When we answered the call to be missionaries in 2014, sold our possessions, and moved to Guatemala, we had no clue about what an industry it really was.  We had jumped to answer a call in our lives, and had landed in a dog-eat-dog pool of missionaries who will do and sell almost anything to stay alive- and while it seemed foreign to us, before long, it became the norm surrounding us.  Missions quickly became a fend-for-yourself-world in which missionaries and organizations fought tooth and claw over any donor or dollar, words are twisted and filtered to borderline untruths, all while the poor and needy who they claim to serve have received neither physical benefits nor spiritual guidance and truths.  We knew something wasn't right.
The Spirit of the Lord God is upon me,
    because the Lord has anointed me
to bring good news to the poor;
    he has sent me to bind up the brokenhearted,
to proclaim liberty to the captives,
    and the opening of the prison to those who are bound;
Many of you are familiar the verse, Isaiah 61:1,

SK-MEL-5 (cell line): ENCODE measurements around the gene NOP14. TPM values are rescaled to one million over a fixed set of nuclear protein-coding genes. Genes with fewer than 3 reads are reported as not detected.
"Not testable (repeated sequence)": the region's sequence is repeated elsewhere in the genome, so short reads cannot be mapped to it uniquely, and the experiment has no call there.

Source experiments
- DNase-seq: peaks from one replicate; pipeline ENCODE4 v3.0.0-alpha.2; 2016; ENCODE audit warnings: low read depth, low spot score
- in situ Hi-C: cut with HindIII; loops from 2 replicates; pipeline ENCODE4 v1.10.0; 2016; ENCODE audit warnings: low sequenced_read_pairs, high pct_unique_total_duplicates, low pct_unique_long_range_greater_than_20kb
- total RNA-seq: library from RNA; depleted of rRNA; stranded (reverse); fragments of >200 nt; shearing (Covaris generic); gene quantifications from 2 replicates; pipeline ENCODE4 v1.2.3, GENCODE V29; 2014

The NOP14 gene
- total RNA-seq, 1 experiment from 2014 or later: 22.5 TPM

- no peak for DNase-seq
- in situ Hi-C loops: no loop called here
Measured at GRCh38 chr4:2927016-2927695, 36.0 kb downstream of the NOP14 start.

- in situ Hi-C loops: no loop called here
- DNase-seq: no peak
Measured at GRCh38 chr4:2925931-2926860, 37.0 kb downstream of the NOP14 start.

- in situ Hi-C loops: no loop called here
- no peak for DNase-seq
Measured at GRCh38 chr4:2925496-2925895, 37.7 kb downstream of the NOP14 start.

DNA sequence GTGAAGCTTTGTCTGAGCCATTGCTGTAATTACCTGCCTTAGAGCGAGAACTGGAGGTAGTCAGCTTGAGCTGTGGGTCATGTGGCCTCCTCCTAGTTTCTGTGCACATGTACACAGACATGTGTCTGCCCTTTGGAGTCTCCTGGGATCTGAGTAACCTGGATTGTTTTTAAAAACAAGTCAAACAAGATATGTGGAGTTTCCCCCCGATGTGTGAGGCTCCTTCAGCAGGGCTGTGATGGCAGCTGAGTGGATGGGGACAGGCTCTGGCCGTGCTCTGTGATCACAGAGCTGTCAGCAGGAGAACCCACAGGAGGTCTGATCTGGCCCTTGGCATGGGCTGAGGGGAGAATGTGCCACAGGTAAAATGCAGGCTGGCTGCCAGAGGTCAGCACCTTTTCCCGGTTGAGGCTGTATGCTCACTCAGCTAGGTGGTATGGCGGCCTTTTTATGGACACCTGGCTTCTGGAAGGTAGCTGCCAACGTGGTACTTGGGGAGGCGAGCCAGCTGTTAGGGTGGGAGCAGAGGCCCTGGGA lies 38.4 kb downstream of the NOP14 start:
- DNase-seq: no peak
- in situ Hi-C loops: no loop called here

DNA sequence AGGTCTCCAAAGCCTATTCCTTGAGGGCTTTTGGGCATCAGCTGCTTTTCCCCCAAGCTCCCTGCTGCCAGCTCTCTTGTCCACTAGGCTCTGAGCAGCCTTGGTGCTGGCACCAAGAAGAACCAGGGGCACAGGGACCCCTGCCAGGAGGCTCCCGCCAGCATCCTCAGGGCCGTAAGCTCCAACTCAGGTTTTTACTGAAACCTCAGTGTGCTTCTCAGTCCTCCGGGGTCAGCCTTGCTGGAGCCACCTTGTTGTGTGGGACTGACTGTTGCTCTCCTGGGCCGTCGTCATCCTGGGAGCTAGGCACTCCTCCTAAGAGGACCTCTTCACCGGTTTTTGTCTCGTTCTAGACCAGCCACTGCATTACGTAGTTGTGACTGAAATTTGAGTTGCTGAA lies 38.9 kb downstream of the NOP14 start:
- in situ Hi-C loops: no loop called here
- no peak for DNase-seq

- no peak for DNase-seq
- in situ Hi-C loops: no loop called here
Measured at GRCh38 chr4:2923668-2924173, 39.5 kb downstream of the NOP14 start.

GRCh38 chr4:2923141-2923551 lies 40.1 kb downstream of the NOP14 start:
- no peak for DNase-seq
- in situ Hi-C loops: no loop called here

But can I ask you to take a moment to read a similar almost paralleling passage, Ezekiel 34:1-10?

The word of the Lord came to me: “Son of man, prophesy against the shepherds of Israel; prophesy, and say to them, even to the shepherds, Thus says the Lord GodAh, shepherds of Israel who have been feeding yourselves! Should not shepherds feed the sheep? You eat the fat, you clothe yourselves with the wool, you slaughter the fat ones, but you do not feed the sheep. The weak you have not strengthened, the sick you have not healed, the injured you have not bound up, the strayed you have not brought back, the lost you have not sought, and with force and harshness you have ruled them. So they were scattered, because there was no shepherd, and they became food for all the wild beasts. My sheep were scattered; they wandered over all the mountains and on every high hill. My sheep were scattered over all the face of the earth, with none to search or seek for them.